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[1.12.5] Bluedog Design Bureau - Stockalike Saturn, Apollo, and more! (v1.12.0 "Песок" 13/Jan/2023)


CobaltWolf
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Anyhoo, this prob could have made release if I weren't lazy. Will be putting this into a patch soonish. Available now in github Master (apollo-saturn dev is no longer in use).

This adapter is using all existing SAF assets but is an SLA type module for the correct staging. The side panels need to be attached to the base just like the historical SLA. 1 variant to the panels is provided to allow for use on the 6.25m SII sized base as well.

Demoed here with the Making Alternate History Altair/Artemis lander (no we're not making one :P ).

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8 minutes ago, Zorg said:

Anyhoo, this prob could have made release if I weren't lazy. Will be putting this into a patch soonish. Available now in github Master (apollo-saturn dev is no longer in use).

This adapter is using all existing SAF assets but is an SLA type module for the correct staging. The side panels need to be attached to the base just like the historical SLA. 1 variant to the panels is provided to allow for use on the 6.25m SII sized base as well.

Demoed here with the Making Alternate History Altair/Artemis lander (no we're not making one :P ).

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Your legs seem to be a little high there. :P 

Joking aside, awesome! Now we can do a semi-proper ETS Lunar mission. All we need now is proper Pegasus upper stage. ;) (Totally not a request, just saying Pegasus is missing for an actual ETS mission)

Edited by GoldForest
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21 hours ago, Zorg said:

All major BDB updates are generally breaking changes as parts get replaced, this one even more so due to the number of parts being revamped. 

You can downgrade the BDB version in CKAN and reload the save, retire old craft and then upgrade again if you didnt want to start a new save.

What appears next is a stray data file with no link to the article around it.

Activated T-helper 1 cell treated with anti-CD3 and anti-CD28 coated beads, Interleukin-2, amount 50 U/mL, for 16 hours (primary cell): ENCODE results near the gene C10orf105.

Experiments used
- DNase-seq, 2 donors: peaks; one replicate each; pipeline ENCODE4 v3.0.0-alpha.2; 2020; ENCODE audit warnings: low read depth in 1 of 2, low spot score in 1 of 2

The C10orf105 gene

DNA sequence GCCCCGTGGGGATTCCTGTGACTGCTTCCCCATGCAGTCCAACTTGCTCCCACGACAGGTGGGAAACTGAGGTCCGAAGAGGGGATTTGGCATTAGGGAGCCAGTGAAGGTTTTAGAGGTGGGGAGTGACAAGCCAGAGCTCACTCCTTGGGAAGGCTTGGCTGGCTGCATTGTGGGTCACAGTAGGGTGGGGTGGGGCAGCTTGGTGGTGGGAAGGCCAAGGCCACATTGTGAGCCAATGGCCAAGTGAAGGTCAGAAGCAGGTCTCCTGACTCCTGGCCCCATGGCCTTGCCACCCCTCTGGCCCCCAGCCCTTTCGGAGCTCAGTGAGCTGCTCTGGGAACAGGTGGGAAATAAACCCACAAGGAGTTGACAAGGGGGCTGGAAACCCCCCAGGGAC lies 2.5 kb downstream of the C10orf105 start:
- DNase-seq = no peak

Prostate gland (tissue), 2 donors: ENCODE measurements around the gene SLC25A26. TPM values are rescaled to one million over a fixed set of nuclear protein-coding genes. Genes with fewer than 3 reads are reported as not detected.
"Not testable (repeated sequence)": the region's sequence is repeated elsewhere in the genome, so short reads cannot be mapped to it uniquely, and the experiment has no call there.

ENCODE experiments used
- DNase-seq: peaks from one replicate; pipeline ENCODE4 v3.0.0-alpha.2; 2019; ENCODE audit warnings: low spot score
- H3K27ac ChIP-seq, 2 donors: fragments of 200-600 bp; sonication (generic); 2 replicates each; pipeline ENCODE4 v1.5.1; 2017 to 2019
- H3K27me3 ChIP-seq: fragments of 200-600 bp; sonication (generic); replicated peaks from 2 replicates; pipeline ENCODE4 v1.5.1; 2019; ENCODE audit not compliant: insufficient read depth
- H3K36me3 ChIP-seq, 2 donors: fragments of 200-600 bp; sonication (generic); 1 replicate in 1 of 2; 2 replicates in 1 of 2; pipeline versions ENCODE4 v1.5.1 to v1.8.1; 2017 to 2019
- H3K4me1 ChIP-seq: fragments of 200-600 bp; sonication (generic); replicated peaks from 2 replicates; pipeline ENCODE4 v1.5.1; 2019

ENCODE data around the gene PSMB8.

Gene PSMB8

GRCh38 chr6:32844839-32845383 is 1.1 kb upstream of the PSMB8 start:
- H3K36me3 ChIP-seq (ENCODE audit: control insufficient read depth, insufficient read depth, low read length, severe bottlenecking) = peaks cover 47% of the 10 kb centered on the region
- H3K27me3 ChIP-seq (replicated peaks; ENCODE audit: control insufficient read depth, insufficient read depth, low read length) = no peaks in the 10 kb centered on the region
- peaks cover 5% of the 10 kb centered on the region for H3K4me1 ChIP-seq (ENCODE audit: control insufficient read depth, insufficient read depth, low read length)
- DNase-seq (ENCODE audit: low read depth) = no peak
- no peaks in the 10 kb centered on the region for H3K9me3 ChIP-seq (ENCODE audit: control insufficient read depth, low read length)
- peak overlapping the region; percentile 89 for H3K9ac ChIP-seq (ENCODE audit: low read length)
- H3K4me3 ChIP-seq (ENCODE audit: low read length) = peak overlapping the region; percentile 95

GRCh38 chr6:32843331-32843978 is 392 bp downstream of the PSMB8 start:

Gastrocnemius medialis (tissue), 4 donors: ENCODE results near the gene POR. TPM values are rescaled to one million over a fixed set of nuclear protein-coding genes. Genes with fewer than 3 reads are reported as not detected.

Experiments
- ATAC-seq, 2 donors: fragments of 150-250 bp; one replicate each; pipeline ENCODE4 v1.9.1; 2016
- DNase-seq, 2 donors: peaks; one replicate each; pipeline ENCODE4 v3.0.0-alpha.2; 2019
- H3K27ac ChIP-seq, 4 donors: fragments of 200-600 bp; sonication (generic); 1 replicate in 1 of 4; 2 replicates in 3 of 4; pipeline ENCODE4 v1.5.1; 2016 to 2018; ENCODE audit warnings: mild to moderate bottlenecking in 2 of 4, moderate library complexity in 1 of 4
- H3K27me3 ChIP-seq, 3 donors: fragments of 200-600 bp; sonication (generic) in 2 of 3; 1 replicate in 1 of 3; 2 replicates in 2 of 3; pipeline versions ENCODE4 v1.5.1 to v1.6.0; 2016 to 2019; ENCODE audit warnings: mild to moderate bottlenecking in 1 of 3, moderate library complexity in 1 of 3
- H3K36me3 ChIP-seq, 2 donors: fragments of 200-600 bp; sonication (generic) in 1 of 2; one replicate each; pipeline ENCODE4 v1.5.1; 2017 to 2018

Edit: unfortunately there is no way to provide this warning via CKAN.

I did roll back the version, and reloaded the save...the stations were completely gone...not recoverable, unless I want to undo 3 days worth of other work (my own damned fault).

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5 minutes ago, Michel Bartolone said:

I did roll back the version, and reloaded the save...the stations were completely gone...not recoverable, unless I want to undo 3 days worth of other work (my own damned fault).

:( . well if your persistent file got overwritten when you loaded initially with the update that would be broken for good. You need to load a save from before you opened with the new BDB. If you dont maintain backup saves manually see if theres a workable file in the auto Backup folder.

eg: Kerbal Space Program/saves/mysavename/Backup

Edited by Zorg
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6 hours ago, GoldForest said:

Could have sworn I saw mention of a Titan/Gemini update/revamp somewhere... hmm, false memory I guess, my bad lol.

IIRC that was another player making comment about how "old" and "outdated" it looked.   Of course the Titan Revamp is where BDB really starts it's modern shine so those statements are mostly Hogwash.   Although there are plenty of things that have not been touched in the Realm of Titan:

  • Alternate Kick upper stages (2 produced and 3 hypothetical)
  • 6 segment UA-1206 (vs 5.5 segment)
  • 156" (2.5m) SRMs (may or may not be coming in Saturn Phase 2)